US Attorney critical of Mecklenburg Co. Sheriff over ICE policies, files federal charges against man in May SWAT standoff

Updated: Jun. 4, 2019 at 4:17 PM EDT
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CHARLOTTE, N.C. (WBTV) - Andrew Murray, the United States Attorney for the Western District of North Carolina, was critical of the Mecklenburg County Sheriff on Tuesday, as his office filed a federal criminal charge against a man who was twice released from the county jail after being arrested on charges related to domestic violence.

Luis Pineda-Ancheta was arrested arrested twice by police in May, with the second arrest coming at the end of an hours-long standoff with CMPD’s SWAT team.

Pineda-Ancheta, who is a native of Honduras, is in the country illegally, according to a criminal complaint filed in federal court by Murray’s office on Tuesday.

The fact that Pineda-Ancheta was released from the Mecklenburg County Jail after his second arrest in May has become a point of contention in the months-long disagreement between Sheriff Gary McFadden and the US Immigration and Customs Enforcement.

McFadden campaigned on a platform that included ending a controversial program where county deputies checked the immigration status of people who ended up at the jail, known as 287(g).

At the same time, McFadden also announced that he would no longer honor ICE detainers, which are a mechanism by which federal immigration authorities ask local jails to hold people who are suspected of being in the county illegally for additional time after they post bond.

Previous: Domestic violence suspect arrested by ICE hours after leaving Mecklenburg jail

ICE has said such a detainer was in place when Pineda-Ancheta was released from the Mecklenburg County jail twice last month.

Jail records indicate Pinea-Ancheta was booked into the Mecklenburg County Jail on May 15 after being charged with assault on a female, communicating threats, felony larceny, simple assault and injury to personal property. Jail records show he was released two days later.

Jail records show he was booked into the jail a second time on May 24 and charge with assault by strangulation, first degree kidnapping, assault on a female, domestic violence protective order violation, communicating threats, felony larceny, assault on a female, simple assault and injury to personal property. Jail records show he was released on June 1.

Tuesday’s complaint filed by the US Attorney’s Office charges Pineda-Ancheta with one count of re-entry by a deported alien.

The federal complaint said Pineda-Ancheta was removed from the country in December 2006 and there are no records showing he was ever given authorization to re-enter the United States.

In an interview with WBTV, Murray said he filed the federal action after Pineda-Ancheta was released a second time from state custody without honoring the ICE detainer.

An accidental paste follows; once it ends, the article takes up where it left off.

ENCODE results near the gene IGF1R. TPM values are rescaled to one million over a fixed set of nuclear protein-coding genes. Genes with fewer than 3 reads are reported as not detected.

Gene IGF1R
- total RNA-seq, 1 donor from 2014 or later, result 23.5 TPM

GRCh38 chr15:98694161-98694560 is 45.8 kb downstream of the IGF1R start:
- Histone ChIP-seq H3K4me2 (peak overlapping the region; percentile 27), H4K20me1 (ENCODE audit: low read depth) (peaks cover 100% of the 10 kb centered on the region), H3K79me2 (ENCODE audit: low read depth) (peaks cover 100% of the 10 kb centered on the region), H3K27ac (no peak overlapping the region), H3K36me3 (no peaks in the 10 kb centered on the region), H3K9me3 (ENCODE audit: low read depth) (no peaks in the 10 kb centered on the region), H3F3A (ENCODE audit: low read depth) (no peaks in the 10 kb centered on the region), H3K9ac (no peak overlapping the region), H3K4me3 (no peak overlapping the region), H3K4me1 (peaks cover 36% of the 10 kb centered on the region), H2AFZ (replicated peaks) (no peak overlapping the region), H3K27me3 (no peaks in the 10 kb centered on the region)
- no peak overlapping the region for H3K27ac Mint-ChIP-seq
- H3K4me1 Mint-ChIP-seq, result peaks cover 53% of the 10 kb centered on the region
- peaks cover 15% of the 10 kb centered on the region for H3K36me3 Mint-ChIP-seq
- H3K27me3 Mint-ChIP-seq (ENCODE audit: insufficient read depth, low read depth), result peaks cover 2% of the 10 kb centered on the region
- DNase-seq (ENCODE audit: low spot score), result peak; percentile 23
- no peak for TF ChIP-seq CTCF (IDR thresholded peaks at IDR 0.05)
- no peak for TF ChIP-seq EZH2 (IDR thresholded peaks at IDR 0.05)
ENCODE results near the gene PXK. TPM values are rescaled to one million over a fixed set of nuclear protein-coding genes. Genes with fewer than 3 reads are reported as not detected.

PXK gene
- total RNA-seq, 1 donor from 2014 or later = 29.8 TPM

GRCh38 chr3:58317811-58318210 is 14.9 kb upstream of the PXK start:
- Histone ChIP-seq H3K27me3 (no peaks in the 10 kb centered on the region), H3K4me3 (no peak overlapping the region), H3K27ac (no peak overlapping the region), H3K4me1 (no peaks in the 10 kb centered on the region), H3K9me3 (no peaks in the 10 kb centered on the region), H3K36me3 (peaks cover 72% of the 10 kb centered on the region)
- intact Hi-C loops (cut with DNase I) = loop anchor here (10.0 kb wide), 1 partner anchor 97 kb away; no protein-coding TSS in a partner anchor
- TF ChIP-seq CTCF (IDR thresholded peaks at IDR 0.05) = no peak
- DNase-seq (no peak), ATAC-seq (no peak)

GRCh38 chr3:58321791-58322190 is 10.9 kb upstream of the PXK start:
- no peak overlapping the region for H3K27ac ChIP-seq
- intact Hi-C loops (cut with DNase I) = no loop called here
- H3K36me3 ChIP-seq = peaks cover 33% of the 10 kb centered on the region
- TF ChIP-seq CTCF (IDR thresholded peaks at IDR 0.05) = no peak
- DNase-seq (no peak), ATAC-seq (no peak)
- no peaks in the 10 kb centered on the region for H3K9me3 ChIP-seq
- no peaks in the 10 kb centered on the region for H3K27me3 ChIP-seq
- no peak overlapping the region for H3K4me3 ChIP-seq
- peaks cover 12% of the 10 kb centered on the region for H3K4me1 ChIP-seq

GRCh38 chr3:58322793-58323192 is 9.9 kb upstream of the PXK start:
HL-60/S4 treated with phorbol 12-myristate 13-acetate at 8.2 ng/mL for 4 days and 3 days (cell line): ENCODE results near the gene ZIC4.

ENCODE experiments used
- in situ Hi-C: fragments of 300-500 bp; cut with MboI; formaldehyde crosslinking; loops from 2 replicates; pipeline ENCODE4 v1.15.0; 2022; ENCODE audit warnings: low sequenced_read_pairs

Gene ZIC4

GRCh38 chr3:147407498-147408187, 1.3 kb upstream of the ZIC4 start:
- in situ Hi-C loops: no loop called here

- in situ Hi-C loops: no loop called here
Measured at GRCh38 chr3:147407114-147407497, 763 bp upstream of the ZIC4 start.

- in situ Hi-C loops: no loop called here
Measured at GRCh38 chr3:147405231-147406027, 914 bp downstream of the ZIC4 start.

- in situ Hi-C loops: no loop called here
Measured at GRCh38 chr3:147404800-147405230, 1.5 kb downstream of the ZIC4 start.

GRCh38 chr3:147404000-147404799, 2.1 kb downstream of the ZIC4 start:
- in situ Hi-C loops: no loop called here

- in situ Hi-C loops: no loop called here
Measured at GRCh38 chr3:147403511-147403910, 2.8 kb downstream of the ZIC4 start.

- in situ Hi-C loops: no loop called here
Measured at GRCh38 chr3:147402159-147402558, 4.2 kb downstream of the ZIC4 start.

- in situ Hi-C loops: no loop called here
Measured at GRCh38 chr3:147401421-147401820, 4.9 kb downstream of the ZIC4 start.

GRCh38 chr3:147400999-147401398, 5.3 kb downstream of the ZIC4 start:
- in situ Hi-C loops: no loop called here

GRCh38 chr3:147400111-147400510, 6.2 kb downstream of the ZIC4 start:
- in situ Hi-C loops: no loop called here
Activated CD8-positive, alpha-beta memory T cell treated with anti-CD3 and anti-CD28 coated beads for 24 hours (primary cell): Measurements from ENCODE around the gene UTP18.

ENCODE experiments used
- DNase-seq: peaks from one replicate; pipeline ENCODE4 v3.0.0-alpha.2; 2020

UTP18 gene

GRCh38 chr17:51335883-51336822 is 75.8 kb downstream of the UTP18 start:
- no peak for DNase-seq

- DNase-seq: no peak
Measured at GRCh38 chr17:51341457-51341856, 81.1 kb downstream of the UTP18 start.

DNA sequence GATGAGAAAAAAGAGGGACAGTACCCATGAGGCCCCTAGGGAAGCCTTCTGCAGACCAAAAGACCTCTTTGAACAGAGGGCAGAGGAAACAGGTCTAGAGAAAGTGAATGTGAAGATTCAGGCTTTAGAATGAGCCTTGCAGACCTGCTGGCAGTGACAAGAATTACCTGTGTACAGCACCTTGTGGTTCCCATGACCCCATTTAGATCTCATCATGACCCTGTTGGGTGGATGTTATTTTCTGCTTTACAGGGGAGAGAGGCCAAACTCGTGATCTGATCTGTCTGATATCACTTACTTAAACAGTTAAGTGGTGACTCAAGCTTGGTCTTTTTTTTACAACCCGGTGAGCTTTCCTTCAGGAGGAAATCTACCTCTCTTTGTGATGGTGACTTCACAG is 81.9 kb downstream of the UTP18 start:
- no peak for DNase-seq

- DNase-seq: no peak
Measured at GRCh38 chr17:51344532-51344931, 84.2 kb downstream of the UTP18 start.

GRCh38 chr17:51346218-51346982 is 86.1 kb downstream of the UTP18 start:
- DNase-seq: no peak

“It’s unfortunate because that mean, really, I’m intervening in significant felony charges.," Murray said. ”Basically, I didn’t want a three-peat. I didn’t want him out again, given the allegations against him, to be a threat to the community or to the victim."

Murray, who referred to the sheriff’s office as a partner of the US Attorney’s Office in the interview, said he had not spoken with McFadden about this case. He said he would rather have the jail notifying ICE and of Pineda-Ancheta’s release.

“I would have certainly preferred, if he was getting out--given the fact that he had significant allegations of serious criminal violent activity--that the sheriff use the tools in his tool box, one of them being simply calling ICE and saying, ‘we’re processing this person out,'” Murray said.

Related: Inmate was released from Mecklenburg jail despite ICE detainer. He ended up in standoff.

A spokeswoman for McFadden acknowledged but did not respond to a request for an interview when reached for this story Tuesday afternoon.

Previously, McFadden has said his office would have honored a federal warrant for Pineda-Ancheta’s arrest had one been issued before his release.

“First of all, that’s rich to say that you don’t want people to be – individuals to be deported but then to say, ‘oh, you should go criminal complaint them.’ But that is a process,” Murray said when asked specifically about that criticism from the Sheriff.

Murray said the Sheriff’s refusal to cooperate with ICE with regard to violent offenders who are in the country illegally is putting the community at risk.

“You think the Sheriff is making Mecklenburg County less safe every time he doesn’t abide by an ICE detainer?” a WBTV reporter asked.

“No doubt in my mind. And somebody’s going to significantly be injured or killed and, given the allegation in this case, it had real potential,” Murray responded.

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